3. Double Your Delight. Here's some good news for flower-lovers: plants that produce small amounts of sticky pollen must attract insect or bird pollinators with their brightly colored, showy flowers. That means the plants with the most beautiful flowers often cause little allergy. When some of the pollen-producing anthers have morphed into extra petals, producing a 'double' flower, the flower produces even less pollen.

4. Be Spooked by Ghostly Flowers. The flowers of wind-pollinated plants are usually small and pale green or white (hence the ghost reference). They're often so inconspicuous that you may not even realize the plant has flowers. These plants produce large amounts of lightweight, dry pollen that is carried long distances by the wind until it alights on a moist surface like a plant stigma or a human's nasal membranes.

Trumpet-shaped flowers like Vinca are good low-allergy choices.

5. Turn to Trumpets. Flowers that are shaped like trumpets generally hold their pollen inside where it won't make you sneeze. Choosing plants with trumpet-shaped flowers will be good for your nose, and bees and hummingbirds will applaud your choice as well.

Sorting out low-allergy plants from high-allergy plants is not a simple task, but hopefully these five suggestions will be a helpful way for you to make plant selections that have a positive impact on the pollen allergy problem.

April 2, 2009

Spring in Spokane

Mother Nature decided to celebrate April Fool's Day in Spokane. She let us think spring had arrived on the first day of April, then hit us with a snowstorm that night. This morning we awoke to 3 or 4 inches of snow. My purple crocuses that were so adorable yesterday are feeling a bit smothered today.

Actually, it didn't really feel like spring yesterday with the temperatures in the upper 30's F. But I bundled up and got a bit of gardening done anyway (and felt pretty healthy the whole time, hooray!). I should have known something was coming when several of the Seattle bloggers mentioned snow early this week. Over here in eastern Washington, the weather systems reach us a few days after hitting Seattle and rest of the western side of the state.

Yesterday I enjoyed beautiful pictures of dogwoods in North Carolina on Freda Cameron's blog. My dogwood looks pretty today, too.

Yesterday I pulled the rest of the mulch away from my rosebushes. The buds are swelling but the leaves haven't broken out yet. Last week three roses arrived from Regan Nursery, and I planted a couple of impulse-buy roses from Costco the week before. Hopefully the snow will melt quickly so I can plant the ones from David Austin that are scheduled to arrive tomorrow. I'm not worried about the snow damaging them as all of the roses I plant are fairly hardy, and they're not too vulnerable as long as they haven't leafed out.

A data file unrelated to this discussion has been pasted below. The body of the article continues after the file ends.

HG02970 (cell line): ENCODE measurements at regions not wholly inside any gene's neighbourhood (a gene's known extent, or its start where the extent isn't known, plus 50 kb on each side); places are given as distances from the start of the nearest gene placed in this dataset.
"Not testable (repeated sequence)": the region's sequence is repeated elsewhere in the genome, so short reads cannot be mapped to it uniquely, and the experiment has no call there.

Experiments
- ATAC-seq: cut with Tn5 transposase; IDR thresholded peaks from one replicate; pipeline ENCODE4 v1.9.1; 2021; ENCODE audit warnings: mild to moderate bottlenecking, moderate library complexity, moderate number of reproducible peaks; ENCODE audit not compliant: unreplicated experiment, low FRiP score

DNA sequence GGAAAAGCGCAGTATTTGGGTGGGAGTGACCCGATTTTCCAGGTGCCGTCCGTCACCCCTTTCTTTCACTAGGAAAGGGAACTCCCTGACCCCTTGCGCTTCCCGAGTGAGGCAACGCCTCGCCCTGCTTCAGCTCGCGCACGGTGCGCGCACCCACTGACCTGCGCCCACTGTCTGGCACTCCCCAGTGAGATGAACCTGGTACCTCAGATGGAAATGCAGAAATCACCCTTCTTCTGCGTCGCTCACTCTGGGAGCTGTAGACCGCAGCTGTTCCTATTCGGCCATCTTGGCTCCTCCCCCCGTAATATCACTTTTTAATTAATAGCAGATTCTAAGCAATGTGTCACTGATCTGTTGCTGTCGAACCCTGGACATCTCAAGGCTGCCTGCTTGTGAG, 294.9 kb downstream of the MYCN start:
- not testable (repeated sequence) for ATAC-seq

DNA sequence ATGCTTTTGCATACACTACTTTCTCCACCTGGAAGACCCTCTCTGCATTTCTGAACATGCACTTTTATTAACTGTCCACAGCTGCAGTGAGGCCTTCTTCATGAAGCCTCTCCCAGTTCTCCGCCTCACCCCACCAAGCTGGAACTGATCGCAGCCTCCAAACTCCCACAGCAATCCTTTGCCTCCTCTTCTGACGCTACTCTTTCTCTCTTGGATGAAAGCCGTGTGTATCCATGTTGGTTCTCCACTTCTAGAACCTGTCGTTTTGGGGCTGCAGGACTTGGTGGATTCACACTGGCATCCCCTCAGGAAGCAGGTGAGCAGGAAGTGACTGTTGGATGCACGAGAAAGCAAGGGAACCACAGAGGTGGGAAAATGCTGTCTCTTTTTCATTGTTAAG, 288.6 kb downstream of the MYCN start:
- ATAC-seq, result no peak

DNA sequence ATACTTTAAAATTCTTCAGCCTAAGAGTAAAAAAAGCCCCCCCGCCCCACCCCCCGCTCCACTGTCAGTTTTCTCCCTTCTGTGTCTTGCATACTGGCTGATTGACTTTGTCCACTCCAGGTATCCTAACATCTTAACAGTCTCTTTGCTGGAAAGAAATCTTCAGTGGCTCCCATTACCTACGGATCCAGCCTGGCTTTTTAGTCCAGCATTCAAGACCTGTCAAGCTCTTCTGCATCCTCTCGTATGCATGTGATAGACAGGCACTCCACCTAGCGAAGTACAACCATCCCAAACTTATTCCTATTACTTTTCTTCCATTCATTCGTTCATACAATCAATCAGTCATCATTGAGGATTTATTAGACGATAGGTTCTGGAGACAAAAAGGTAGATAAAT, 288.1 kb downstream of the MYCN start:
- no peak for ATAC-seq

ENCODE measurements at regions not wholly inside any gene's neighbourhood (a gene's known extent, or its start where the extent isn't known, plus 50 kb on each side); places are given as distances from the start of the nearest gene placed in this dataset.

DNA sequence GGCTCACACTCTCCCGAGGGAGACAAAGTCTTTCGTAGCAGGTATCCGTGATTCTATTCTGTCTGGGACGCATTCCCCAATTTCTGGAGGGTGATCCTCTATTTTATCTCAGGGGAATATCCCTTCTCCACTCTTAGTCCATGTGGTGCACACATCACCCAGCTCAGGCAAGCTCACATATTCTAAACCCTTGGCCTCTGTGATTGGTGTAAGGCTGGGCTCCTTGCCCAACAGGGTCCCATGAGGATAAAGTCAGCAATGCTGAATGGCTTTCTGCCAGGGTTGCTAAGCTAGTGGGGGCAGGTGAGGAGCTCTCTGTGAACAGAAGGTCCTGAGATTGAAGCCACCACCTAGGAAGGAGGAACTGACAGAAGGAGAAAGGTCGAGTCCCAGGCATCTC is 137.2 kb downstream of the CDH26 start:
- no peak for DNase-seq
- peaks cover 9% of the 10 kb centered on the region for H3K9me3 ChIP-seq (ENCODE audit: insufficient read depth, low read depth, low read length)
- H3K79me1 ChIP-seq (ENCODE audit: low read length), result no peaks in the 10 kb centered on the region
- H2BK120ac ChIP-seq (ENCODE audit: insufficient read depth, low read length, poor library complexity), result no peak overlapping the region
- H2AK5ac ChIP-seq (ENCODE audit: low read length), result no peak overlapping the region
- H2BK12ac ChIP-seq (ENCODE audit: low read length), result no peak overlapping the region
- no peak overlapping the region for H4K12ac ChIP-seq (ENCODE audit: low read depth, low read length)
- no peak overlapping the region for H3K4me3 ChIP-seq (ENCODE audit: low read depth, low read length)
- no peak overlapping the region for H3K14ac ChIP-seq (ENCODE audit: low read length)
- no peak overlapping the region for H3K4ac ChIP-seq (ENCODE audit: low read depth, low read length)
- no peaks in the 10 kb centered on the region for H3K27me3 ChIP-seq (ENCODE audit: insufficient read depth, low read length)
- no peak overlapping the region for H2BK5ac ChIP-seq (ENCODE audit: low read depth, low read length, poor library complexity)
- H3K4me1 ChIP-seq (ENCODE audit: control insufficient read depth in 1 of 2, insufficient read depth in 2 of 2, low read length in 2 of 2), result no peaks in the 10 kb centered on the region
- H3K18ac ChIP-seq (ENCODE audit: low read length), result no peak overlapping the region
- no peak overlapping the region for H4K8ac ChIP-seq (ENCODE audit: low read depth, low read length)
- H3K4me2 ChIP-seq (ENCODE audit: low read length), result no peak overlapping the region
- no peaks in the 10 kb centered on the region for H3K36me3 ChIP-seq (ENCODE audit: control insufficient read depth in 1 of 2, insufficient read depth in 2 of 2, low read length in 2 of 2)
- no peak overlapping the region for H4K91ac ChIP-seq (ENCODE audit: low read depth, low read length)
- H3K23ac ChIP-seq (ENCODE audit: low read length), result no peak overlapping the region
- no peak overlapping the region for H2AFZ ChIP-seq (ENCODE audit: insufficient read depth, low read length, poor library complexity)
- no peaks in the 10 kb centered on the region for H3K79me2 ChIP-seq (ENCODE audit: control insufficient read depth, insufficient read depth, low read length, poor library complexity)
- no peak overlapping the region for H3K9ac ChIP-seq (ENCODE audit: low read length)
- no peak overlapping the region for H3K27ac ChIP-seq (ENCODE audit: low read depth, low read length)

While transplanting a few things to make room for the new roses, I enjoyed the new foliage of my delphiniums. The white-flowering ones have lovely green leaves, and the new leaves of the purple ones are maroon.

While puttering around outside, I tried to ignore the primroses in my front porch pot that I keep forgetting to water. The porch is open on the south and west sides, so it traps the low winter sun and really heats up on sunny afternoons. I forget to go out there to water the pot during cold weather, so my primroses got fried.

Like Catherine, I picked up an unlabeled hellebore from Home Depot this week. Mine wasn't on the clearance rack, but $10 for a 1-gallon hellebore is still a good price. The ones I ordered from Heronswood were twice as expensive and will probably be half the size. But they're both going to be PINK and that makes up for a lot. I'll post more on them when they arrive in a couple of weeks.

Ignoring the fact that it was definitely too cold to lounge around outside, I unstacked our plastic Adirondack-knockoff chairs (someday we'll get nicer ones!) and arranged them around the patio. We'll get to use them eventually.

This morning I was going to have the children clean their rooms so I could vacuum, but instead I'm sitting at the computer while they romp outside. The snow is wet and perfect for snowmen.

Waiting for spring in Spokane is tiresome, but I do have some consolation. Last night I stocked up on clearance rack sweaters and long-sleeved shirts at the Eddie Bauer Outlet during their Spring Sale. At least I'll have plenty of opportunities to wear them before the weather gets too warm!

A note from Tuesday, April 7, 2009: Less than a week after the kids built their snowmen, we had two sunny days of 70+ degree F weather. In our sheltered backyard, the temperature climbed well above that, so the kiddos pulled out their swimsuits and a sprinkler and had a great time getting wet. No more complaints about Spokane's spring from me (for a while)!